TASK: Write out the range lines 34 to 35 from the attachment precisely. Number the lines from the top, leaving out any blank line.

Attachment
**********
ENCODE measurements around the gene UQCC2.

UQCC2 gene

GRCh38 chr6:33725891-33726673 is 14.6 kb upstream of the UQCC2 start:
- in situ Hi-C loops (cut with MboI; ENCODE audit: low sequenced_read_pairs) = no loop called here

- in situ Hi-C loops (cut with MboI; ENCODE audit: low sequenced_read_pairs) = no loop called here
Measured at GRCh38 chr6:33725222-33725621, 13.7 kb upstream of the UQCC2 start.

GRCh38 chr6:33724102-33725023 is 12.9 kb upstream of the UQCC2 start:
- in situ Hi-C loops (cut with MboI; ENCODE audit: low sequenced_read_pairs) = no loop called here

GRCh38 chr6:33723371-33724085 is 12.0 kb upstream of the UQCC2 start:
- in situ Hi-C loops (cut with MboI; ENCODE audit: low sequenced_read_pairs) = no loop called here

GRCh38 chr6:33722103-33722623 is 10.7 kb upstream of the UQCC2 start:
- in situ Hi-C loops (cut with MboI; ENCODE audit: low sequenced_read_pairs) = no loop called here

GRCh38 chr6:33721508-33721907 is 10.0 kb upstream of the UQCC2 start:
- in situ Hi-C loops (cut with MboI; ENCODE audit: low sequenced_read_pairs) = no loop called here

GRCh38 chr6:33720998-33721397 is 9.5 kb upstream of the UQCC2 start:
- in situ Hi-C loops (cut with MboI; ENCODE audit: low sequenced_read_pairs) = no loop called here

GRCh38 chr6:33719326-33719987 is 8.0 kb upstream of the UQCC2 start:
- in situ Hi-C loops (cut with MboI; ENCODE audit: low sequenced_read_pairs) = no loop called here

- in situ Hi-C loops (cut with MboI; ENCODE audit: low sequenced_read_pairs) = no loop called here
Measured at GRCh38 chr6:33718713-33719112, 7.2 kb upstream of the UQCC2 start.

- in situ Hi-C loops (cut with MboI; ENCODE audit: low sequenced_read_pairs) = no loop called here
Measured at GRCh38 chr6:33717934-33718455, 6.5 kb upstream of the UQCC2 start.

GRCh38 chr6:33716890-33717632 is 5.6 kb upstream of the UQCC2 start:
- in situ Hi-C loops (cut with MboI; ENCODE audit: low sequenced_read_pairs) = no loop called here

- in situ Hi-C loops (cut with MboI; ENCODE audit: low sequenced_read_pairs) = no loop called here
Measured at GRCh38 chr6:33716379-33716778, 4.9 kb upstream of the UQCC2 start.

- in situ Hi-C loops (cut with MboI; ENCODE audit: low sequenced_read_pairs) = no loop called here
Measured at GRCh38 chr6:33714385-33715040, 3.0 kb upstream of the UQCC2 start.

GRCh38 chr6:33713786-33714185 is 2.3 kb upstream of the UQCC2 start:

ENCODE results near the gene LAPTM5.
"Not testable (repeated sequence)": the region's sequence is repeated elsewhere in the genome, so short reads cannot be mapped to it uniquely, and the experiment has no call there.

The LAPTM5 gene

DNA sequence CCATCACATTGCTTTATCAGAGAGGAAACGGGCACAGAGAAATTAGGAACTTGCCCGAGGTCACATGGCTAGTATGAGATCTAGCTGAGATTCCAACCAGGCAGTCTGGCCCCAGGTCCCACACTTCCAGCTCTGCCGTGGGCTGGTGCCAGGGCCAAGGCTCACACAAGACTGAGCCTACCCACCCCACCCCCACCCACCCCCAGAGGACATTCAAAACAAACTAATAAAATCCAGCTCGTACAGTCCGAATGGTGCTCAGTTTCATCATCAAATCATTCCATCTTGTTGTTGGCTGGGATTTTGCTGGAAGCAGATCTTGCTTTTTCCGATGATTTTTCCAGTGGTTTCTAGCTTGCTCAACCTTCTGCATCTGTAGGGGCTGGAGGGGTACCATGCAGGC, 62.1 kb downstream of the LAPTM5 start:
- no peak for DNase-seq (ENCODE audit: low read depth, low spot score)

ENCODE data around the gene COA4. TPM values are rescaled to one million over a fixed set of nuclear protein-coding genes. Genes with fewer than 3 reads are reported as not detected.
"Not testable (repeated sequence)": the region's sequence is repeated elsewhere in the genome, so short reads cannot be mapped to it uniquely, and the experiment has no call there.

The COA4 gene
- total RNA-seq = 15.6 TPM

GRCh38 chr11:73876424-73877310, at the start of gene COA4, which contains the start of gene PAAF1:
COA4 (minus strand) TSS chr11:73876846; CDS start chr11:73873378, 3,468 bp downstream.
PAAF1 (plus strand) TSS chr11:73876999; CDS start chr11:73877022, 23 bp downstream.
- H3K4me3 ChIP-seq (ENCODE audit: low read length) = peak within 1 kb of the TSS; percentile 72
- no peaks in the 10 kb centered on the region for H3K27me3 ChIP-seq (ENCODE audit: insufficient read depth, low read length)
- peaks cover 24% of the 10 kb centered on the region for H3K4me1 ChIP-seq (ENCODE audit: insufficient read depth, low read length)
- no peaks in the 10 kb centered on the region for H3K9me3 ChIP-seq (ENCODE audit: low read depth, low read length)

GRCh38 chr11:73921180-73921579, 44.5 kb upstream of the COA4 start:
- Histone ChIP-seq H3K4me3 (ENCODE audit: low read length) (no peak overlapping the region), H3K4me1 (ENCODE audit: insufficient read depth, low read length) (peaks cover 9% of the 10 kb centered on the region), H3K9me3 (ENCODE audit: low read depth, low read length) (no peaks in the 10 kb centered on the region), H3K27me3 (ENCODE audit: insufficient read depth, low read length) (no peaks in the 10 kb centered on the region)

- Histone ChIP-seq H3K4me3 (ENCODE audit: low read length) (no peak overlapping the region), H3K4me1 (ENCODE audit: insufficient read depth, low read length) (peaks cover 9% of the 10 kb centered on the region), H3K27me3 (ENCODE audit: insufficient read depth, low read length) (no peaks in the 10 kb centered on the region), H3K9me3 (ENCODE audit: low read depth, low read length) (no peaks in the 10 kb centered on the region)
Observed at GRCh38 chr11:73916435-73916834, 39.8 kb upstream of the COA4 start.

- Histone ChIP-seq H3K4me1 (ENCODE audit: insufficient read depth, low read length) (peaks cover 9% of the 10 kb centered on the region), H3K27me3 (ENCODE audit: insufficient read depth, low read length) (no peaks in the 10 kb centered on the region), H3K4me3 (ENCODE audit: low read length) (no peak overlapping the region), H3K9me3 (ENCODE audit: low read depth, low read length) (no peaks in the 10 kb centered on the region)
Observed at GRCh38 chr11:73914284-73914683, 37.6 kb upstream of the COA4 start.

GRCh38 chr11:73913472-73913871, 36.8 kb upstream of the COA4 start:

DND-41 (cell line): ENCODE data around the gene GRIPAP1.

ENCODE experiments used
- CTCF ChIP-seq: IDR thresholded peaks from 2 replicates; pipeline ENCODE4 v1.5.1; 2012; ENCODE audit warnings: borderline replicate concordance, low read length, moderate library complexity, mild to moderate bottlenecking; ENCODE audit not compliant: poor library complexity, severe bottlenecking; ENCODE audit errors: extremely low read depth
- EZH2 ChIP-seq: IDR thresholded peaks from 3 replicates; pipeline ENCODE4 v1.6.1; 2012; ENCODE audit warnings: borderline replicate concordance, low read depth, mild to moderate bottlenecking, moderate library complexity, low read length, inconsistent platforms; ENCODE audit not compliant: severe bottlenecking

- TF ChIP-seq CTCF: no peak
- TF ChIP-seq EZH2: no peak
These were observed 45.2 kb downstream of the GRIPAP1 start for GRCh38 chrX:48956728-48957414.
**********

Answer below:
- no peak for DNase-seq (ENCODE audit: low read depth, low spot score)

ENCODE data around the gene COA4. TPM values are rescaled to one million over a fixed set of nuclear protein-coding genes. Genes with fewer than 3 reads are reported as not detected.